The children were also in a Children's Choir so we worked our travels around that. (Like when they needed to perform in Washington D.C. for the 200th anniversary of the US flag, we took the next 2 weeks to travel up the coast to Maine and looped back down to Washington DC)
The quest worked out to be something like this :
2011- Driving trips Nevada and Arizona for spring; Northern California, Oregon, Washington for the summer (4 states)
2012- Louisiana in spring; Utah, Wyoming, Idaho in summer (4 states)
2013- New Mexico, Texas in spring; Montana in summer, Washington DC, Virginia Pennsylvania New Jersey, New York in summer(7 states)
2014- Georgia, North and South Carolina in spring; Maryland, Delaware, Connecticut, RI, Mass, Main, New Hampshire, Vermont, in summer(11 states)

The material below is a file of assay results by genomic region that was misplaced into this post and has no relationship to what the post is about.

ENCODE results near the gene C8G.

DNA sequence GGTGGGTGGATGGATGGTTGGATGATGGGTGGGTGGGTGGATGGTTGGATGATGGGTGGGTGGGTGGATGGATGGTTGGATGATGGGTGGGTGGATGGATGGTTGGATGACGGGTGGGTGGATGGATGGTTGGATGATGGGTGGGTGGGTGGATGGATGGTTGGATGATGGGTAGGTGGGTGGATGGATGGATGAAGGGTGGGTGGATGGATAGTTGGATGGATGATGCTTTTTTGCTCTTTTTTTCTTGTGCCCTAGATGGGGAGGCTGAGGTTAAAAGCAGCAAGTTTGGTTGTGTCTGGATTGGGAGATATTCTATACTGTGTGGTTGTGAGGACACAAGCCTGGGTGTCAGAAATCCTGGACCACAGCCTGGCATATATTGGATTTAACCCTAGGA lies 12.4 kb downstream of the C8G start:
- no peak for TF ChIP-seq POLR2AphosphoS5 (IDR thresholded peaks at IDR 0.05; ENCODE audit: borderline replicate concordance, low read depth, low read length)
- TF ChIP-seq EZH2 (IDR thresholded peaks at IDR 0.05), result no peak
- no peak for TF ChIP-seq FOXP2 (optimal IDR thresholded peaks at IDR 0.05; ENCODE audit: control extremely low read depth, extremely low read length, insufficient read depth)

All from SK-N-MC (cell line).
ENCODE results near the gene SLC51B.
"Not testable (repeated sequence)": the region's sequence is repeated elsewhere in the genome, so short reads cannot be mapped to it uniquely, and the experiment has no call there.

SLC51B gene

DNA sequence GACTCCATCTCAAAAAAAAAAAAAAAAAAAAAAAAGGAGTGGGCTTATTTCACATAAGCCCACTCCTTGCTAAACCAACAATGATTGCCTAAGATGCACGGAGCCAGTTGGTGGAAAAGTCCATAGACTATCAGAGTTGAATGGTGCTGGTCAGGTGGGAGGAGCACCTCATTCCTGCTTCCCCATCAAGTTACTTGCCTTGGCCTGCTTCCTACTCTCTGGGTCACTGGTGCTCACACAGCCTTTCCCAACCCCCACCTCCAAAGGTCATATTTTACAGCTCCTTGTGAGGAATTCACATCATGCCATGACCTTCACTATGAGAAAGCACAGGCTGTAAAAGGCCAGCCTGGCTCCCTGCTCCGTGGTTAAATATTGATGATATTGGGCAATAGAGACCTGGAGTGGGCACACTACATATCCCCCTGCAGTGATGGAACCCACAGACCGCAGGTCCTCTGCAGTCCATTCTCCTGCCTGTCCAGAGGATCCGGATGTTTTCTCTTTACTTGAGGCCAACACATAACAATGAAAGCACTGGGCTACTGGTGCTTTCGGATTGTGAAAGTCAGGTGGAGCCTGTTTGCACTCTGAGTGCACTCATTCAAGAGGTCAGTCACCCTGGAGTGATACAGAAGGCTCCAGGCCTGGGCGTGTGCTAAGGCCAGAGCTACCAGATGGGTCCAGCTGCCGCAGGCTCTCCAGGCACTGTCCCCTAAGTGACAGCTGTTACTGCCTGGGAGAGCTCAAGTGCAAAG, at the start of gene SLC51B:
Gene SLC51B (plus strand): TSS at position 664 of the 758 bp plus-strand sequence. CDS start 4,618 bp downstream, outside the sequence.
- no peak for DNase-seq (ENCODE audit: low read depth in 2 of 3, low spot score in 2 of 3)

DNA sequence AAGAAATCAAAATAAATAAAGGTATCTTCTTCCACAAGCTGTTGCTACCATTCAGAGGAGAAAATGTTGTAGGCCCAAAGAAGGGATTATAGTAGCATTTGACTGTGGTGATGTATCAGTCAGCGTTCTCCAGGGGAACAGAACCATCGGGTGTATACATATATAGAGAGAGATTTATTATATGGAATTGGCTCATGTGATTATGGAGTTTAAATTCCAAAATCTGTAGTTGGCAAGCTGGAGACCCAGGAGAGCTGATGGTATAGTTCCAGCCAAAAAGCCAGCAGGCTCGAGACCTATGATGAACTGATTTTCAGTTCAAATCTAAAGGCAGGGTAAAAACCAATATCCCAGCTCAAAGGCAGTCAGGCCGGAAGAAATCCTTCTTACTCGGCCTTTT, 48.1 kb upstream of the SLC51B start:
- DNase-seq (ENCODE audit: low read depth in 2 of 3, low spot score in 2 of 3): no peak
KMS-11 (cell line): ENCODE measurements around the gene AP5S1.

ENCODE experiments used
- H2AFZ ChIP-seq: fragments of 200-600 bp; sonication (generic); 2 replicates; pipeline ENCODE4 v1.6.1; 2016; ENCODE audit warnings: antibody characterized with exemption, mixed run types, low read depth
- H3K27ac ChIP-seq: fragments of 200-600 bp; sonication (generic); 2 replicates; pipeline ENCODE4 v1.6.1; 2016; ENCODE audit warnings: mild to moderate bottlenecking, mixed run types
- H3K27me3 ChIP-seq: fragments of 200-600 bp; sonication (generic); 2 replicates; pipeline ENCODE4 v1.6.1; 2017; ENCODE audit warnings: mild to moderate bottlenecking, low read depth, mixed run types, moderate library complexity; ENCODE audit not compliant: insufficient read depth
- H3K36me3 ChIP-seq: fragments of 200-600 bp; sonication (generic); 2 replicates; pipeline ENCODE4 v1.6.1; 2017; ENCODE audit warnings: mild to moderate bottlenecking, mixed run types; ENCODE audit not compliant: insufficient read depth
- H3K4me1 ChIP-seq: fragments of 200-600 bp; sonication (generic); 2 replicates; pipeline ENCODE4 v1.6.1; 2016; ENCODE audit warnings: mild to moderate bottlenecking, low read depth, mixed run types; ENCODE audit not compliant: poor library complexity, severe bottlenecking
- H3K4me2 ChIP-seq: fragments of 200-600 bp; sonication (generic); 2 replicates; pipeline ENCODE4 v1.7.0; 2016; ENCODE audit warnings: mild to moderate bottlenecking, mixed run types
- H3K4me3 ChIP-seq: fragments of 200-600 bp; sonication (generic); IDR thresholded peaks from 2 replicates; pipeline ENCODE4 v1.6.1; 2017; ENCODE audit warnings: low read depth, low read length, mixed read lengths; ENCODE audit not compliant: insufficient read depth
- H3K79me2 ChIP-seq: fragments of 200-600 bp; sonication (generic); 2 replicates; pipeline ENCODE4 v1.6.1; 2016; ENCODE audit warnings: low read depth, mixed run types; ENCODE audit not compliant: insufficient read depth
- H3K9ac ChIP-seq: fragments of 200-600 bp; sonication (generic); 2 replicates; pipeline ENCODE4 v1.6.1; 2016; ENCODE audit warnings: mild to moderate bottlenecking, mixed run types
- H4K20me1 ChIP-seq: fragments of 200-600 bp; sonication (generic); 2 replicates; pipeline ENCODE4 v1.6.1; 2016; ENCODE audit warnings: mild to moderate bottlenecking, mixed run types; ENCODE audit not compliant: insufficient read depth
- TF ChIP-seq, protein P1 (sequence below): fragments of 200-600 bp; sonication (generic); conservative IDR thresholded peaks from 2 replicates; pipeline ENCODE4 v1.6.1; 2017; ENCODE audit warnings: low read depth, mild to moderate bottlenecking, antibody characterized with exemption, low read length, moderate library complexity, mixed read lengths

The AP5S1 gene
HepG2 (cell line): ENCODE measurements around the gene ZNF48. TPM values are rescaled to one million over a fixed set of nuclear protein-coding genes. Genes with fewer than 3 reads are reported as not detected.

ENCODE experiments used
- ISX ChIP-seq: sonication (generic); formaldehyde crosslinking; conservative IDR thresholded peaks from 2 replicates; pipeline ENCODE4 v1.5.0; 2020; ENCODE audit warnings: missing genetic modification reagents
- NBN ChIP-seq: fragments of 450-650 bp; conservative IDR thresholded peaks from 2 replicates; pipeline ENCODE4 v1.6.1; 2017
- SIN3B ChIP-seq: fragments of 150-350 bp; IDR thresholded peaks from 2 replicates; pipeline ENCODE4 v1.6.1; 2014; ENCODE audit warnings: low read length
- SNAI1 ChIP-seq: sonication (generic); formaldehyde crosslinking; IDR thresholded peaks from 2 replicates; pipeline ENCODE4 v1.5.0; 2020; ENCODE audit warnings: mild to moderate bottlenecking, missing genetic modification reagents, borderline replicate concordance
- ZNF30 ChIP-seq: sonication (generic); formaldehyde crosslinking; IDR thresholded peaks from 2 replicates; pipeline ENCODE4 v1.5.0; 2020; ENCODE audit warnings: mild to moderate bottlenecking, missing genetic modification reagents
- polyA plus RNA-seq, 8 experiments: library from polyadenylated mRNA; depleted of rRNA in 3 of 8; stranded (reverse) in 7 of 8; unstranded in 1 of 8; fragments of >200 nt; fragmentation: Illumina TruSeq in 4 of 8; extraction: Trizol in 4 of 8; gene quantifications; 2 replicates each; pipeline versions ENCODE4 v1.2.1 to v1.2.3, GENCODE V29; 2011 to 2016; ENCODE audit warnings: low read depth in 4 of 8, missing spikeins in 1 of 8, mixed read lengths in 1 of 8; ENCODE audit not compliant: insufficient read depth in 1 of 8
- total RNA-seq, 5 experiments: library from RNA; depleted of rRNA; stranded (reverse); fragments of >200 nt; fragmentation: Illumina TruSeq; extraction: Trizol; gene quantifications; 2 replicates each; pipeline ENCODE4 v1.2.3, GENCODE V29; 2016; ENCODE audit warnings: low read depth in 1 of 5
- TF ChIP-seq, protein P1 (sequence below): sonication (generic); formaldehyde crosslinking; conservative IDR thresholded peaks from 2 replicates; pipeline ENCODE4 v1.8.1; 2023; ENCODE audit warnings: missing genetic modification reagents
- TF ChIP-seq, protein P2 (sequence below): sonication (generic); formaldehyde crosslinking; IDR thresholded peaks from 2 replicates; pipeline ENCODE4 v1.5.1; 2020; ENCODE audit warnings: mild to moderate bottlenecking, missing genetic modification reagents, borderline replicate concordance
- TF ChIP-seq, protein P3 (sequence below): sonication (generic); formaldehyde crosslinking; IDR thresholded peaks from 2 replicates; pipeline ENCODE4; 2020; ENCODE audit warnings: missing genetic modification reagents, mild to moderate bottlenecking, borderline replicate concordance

2015- Illinois, Indiana, Ohio, West Virginia, Kentucky, Alabama, Mississippi, Tennessee, Missouri in June(9 states ); Minnesota, Wisconsin, Upper, and Lower Michigan in August (3 states)
2016- Oklahoma, Arkansas, Kansas in spring; Colorado, Nebraska, South Dakota, North Dakota in summer (7 states)
2017-Iowa in spring, Alaska in summer (2)
If you asked my kids today, which state was their favorite? They would all agree that it was Alaska.
Of course, this does not count the beautiful California where we live. It has taken us many years to go from the Redwoods forest in the north to the Anza Borrego desert in the south, from the depth of Death Valley to the peak of Mount Whitney, from the serene Big Sur coast to the ski slopes of Lake Tahoe, from the bubbling volcano at Mount Lassen to the dry tufa at Mono Lake.
But Alaska was truly and genuinely magnificent. It will be my first travel story of the Quest.
As the children grew bigger, they outgrew their booster seat requirement and were able to handle their own luggage, we were able to start adding international destinations.
So far, the kids are good with it. Of course, they are traveling with a doctor and we always have an emergency kit or two in our luggage for those pesky cuts, sunburns, earaches, and diarrhea.